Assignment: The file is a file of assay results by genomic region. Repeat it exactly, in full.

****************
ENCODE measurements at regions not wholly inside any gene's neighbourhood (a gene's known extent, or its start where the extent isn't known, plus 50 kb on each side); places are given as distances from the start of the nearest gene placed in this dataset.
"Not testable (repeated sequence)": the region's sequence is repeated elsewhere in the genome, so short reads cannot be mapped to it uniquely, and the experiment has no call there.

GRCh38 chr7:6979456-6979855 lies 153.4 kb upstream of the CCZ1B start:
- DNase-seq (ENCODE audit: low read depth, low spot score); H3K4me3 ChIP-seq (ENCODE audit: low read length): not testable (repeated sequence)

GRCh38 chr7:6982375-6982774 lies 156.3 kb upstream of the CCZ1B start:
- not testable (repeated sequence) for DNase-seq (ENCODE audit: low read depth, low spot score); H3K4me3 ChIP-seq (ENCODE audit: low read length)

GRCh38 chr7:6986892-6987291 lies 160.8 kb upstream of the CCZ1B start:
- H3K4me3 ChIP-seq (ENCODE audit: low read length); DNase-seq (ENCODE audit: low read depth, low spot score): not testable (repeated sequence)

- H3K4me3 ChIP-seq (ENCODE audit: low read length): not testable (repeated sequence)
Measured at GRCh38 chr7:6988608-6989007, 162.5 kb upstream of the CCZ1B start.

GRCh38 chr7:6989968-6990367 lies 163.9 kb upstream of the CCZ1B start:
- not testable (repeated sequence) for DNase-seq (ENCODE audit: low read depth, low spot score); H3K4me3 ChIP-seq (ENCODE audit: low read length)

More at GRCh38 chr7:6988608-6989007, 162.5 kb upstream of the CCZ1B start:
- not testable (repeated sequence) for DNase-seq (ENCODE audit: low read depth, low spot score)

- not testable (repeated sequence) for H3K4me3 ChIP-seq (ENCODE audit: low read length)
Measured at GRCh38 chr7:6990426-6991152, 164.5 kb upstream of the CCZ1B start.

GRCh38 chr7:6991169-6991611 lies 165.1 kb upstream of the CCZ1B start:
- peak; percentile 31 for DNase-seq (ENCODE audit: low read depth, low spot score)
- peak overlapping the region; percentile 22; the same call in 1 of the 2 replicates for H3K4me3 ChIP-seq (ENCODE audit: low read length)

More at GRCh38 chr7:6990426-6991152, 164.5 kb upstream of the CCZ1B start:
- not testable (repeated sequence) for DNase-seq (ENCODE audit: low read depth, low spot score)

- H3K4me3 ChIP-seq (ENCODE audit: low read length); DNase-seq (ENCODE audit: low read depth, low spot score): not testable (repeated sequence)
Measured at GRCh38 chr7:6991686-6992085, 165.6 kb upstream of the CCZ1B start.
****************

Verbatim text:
ENCODE measurements at regions not wholly inside any gene's neighbourhood (a gene's known extent, or its start where the extent isn't known, plus 50 kb on each side); places are given as distances from the start of the nearest gene placed in this dataset.
"Not testable (repeated sequence)": the region's sequence is repeated elsewhere in the genome, so short reads cannot be mapped to it uniquely, and the experiment has no call there.

GRCh38 chr7:6979456-6979855 lies 153.4 kb upstream of the CCZ1B start:
- DNase-seq (ENCODE audit: low read depth, low spot score); H3K4me3 ChIP-seq (ENCODE audit: low read length): not testable (repeated sequence)

GRCh38 chr7:6982375-6982774 lies 156.3 kb upstream of the CCZ1B start:
- not testable (repeated sequence) for DNase-seq (ENCODE audit: low read depth, low spot score); H3K4me3 ChIP-seq (ENCODE audit: low read length)

GRCh38 chr7:6986892-6987291 lies 160.8 kb upstream of the CCZ1B start:
- H3K4me3 ChIP-seq (ENCODE audit: low read length); DNase-seq (ENCODE audit: low read depth, low spot score): not testable (repeated sequence)

- H3K4me3 ChIP-seq (ENCODE audit: low read length): not testable (repeated sequence)
Measured at GRCh38 chr7:6988608-6989007, 162.5 kb upstream of the CCZ1B start.

GRCh38 chr7:6989968-6990367 lies 163.9 kb upstream of the CCZ1B start:
- not testable (repeated sequence) for DNase-seq (ENCODE audit: low read depth, low spot score); H3K4me3 ChIP-seq (ENCODE audit: low read length)

More at GRCh38 chr7:6988608-6989007, 162.5 kb upstream of the CCZ1B start:
- not testable (repeated sequence) for DNase-seq (ENCODE audit: low read depth, low spot score)

- not testable (repeated sequence) for H3K4me3 ChIP-seq (ENCODE audit: low read length)
Measured at GRCh38 chr7:6990426-6991152, 164.5 kb upstream of the CCZ1B start.

GRCh38 chr7:6991169-6991611 lies 165.1 kb upstream of the CCZ1B start:
- peak; percentile 31 for DNase-seq (ENCODE audit: low read depth, low spot score)
- peak overlapping the region; percentile 22; the same call in 1 of the 2 replicates for H3K4me3 ChIP-seq (ENCODE audit: low read length)

More at GRCh38 chr7:6990426-6991152, 164.5 kb upstream of the CCZ1B start:
- not testable (repeated sequence) for DNase-seq (ENCODE audit: low read depth, low spot score)

- H3K4me3 ChIP-seq (ENCODE audit: low read length); DNase-seq (ENCODE audit: low read depth, low spot score): not testable (repeated sequence)
Measured at GRCh38 chr7:6991686-6992085, 165.6 kb upstream of the CCZ1B start.